In The News
Victoria’s Department of Public Prosecutions has recently lodged an appeal against the 9-year sentence imposed on Borce Ristevski.
Mr Ristevski’s sentence was imposed after he pleaded guilty to the manslaughter of his wife in 2016.
The DPP is appealing on the grounds that the sentence and non-parole period is ‘manifestly inadequate’.
While this is a Victorian case, it presents an opportunity to examine the appeal processes that are in place in NSW.
Appealing from the Local Court
If you have been convicted of an offence in the Local Court, you have a right to appeal to the District Court.
This right is protected under section 11 of the Crimes (Appeal and Review) Act 2001.
The Act stipulates that any person who has been convicted or sentenced by the Local Court has a right to appeal to the District Court against the conviction or sentence (or both).
This means that you can appeal against the verdict (i.e. the Court has found you guilty and you believe you are innocent). This is called a conviction appeal.
You may also appeal the sentence that has been imposed (i.e. you believe the penalty is too harsh). This is called a sentence appeal.
If you appeal both your conviction and your sentence this is called an all grounds appeal.
If you wish to appeal your conviction you can do so once your sentence is imposed. An appeal must then be lodged within 28 days from the sentencing.
Applications for annulment
If the Local Court makes a decision in your absence, you can appeal to the Local Court to annul that decision under section 4 of the Act.
If you are successful in getting the decision annulled, then the decision of the Local Court no longer stands.
You then have the opportunity to plead guilty or not guilty and the matter will be heard in court.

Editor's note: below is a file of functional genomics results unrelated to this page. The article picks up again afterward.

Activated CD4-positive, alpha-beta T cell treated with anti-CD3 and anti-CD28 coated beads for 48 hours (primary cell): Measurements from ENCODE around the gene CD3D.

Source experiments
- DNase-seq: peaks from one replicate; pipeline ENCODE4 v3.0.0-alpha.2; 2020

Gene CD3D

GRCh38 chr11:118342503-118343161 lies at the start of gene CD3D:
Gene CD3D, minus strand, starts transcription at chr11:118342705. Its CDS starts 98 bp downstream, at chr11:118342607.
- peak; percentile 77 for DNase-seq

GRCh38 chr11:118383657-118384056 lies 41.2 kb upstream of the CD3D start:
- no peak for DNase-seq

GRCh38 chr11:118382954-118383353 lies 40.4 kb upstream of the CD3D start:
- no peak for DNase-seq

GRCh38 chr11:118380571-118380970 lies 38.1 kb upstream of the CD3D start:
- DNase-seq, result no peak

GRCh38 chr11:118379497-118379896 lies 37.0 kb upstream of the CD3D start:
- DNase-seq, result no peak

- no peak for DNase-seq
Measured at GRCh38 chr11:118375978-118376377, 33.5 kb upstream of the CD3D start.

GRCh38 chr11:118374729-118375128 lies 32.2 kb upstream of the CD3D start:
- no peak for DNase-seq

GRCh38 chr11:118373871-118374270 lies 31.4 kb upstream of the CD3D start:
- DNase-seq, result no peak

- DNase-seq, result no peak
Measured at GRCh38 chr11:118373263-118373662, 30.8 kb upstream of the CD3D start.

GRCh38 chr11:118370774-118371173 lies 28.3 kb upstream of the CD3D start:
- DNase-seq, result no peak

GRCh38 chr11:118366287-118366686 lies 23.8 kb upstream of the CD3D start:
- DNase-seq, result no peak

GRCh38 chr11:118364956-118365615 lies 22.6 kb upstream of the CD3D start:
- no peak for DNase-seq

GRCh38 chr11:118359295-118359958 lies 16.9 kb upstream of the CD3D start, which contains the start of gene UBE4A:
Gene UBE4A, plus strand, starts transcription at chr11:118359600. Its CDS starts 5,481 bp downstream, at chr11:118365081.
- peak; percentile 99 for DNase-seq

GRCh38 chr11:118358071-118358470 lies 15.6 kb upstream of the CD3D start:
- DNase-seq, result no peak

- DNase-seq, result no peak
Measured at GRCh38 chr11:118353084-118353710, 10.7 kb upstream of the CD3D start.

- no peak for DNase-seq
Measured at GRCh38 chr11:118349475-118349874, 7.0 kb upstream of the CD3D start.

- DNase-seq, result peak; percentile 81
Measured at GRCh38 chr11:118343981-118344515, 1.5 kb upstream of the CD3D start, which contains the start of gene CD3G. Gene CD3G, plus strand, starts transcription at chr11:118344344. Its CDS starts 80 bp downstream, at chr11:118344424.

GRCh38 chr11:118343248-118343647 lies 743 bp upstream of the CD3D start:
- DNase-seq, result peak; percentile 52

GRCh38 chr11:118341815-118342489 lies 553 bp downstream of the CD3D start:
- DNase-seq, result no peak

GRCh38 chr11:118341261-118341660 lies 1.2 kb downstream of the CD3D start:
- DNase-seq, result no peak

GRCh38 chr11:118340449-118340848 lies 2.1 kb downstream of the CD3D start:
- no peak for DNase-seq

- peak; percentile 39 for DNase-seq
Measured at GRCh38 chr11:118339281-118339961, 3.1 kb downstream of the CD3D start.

In most cases, the court will only annul a conviction if you can prove that you were unaware of the court proceedings, or you were unable to attend because of an extenuating circumstance (for example, if you were severely ill or had been in an accident).
However, applications for annulments must be made within 2 years of the conviction/sentence being imposed.
Appealing from the District or Supreme Courts
If you are convicted or sentenced in either the District or Supreme Courts and lodge an appeal this is called an ‘indictable appeal’.
Indictable appeals are heard by the NSW Court of Criminal Appeal (NSWCCA).
However, unlike appealing from the Local Court, there is no ‘right of appeal’ to the NSWCCA. In order to appeal to the NSWCCA, you must obtain leave from the court.
If you wish to appeal a decision, you must file a Notice with the NSWCCA within 21 days of the conviction/sentence being imposed.
When will the court grant leave?
A person convicted on indictment may be granted leave to appeal against their conviction on any ground which involves a question of law.
According to section 6 of the Criminal Appeal Act 1912 (NSW), the Court will generally allow an appeal if it is of the opinion that:
- A verdict was unreasonable or cannot be supported (having regard to the evidence); or
- There has been a wrong decision made regarding a question of law; or
- There has been a miscarriage of justice
The Court will generally only grant leave to appeal the severity of a sentence if:
- The sentencing judge has made an error of law; or
- The sentencing judge was guided by irrelevant or extreme considerations; or
- The sentence was manifestly excessive (or, if the Crown appeals, manifestly inadequate).
The appeal process is complex. If you require advice or representation for a criminal appeal it is vital to engage the assistance of an experienced criminal lawyer.